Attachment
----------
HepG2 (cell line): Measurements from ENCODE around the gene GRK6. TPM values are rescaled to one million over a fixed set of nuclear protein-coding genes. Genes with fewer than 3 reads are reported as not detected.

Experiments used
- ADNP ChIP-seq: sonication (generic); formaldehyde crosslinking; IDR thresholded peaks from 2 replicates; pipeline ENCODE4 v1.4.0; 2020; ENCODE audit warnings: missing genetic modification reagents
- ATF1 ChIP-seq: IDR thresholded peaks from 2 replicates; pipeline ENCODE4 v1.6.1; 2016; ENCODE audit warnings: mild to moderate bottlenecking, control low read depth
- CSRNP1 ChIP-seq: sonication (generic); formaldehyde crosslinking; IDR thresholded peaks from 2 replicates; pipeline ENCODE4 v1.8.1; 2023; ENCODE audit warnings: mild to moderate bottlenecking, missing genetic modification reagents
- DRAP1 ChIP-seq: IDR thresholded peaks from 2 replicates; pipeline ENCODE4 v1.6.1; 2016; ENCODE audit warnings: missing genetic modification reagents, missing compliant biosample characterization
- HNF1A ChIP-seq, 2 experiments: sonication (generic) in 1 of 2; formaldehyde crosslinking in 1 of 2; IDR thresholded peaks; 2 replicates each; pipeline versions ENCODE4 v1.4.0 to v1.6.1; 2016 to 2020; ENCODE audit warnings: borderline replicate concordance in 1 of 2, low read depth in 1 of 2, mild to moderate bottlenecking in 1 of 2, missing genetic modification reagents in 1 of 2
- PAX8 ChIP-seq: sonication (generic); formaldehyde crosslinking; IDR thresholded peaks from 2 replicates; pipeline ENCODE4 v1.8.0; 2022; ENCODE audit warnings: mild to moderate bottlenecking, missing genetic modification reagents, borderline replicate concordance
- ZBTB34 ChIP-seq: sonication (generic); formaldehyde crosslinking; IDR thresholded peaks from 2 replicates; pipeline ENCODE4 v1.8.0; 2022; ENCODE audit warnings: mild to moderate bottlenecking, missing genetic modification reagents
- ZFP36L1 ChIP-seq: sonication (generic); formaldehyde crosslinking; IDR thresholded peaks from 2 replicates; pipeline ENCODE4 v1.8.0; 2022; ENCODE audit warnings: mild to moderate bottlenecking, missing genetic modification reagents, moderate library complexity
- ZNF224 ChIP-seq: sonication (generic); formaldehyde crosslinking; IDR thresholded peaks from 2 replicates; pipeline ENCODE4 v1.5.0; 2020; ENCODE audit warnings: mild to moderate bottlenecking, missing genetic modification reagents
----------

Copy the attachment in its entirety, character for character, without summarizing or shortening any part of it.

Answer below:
HepG2 (cell line): Measurements from ENCODE around the gene GRK6. TPM values are rescaled to one million over a fixed set of nuclear protein-coding genes. Genes with fewer than 3 reads are reported as not detected.

Experiments used
- ADNP ChIP-seq: sonication (generic); formaldehyde crosslinking; IDR thresholded peaks from 2 replicates; pipeline ENCODE4 v1.4.0; 2020; ENCODE audit warnings: missing genetic modification reagents
- ATF1 ChIP-seq: IDR thresholded peaks from 2 replicates; pipeline ENCODE4 v1.6.1; 2016; ENCODE audit warnings: mild to moderate bottlenecking, control low read depth
- CSRNP1 ChIP-seq: sonication (generic); formaldehyde crosslinking; IDR thresholded peaks from 2 replicates; pipeline ENCODE4 v1.8.1; 2023; ENCODE audit warnings: mild to moderate bottlenecking, missing genetic modification reagents
- DRAP1 ChIP-seq: IDR thresholded peaks from 2 replicates; pipeline ENCODE4 v1.6.1; 2016; ENCODE audit warnings: missing genetic modification reagents, missing compliant biosample characterization
- HNF1A ChIP-seq, 2 experiments: sonication (generic) in 1 of 2; formaldehyde crosslinking in 1 of 2; IDR thresholded peaks; 2 replicates each; pipeline versions ENCODE4 v1.4.0 to v1.6.1; 2016 to 2020; ENCODE audit warnings: borderline replicate concordance in 1 of 2, low read depth in 1 of 2, mild to moderate bottlenecking in 1 of 2, missing genetic modification reagents in 1 of 2
- PAX8 ChIP-seq: sonication (generic); formaldehyde crosslinking; IDR thresholded peaks from 2 replicates; pipeline ENCODE4 v1.8.0; 2022; ENCODE audit warnings: mild to moderate bottlenecking, missing genetic modification reagents, borderline replicate concordance
- ZBTB34 ChIP-seq: sonication (generic); formaldehyde crosslinking; IDR thresholded peaks from 2 replicates; pipeline ENCODE4 v1.8.0; 2022; ENCODE audit warnings: mild to moderate bottlenecking, missing genetic modification reagents
- ZFP36L1 ChIP-seq: sonication (generic); formaldehyde crosslinking; IDR thresholded peaks from 2 replicates; pipeline ENCODE4 v1.8.0; 2022; ENCODE audit warnings: mild to moderate bottlenecking, missing genetic modification reagents, moderate library complexity
- ZNF224 ChIP-seq: sonication (generic); formaldehyde crosslinking; IDR thresholded peaks from 2 replicates; pipeline ENCODE4 v1.5.0; 2020; ENCODE audit warnings: mild to moderate bottlenecking, missing genetic modification reagents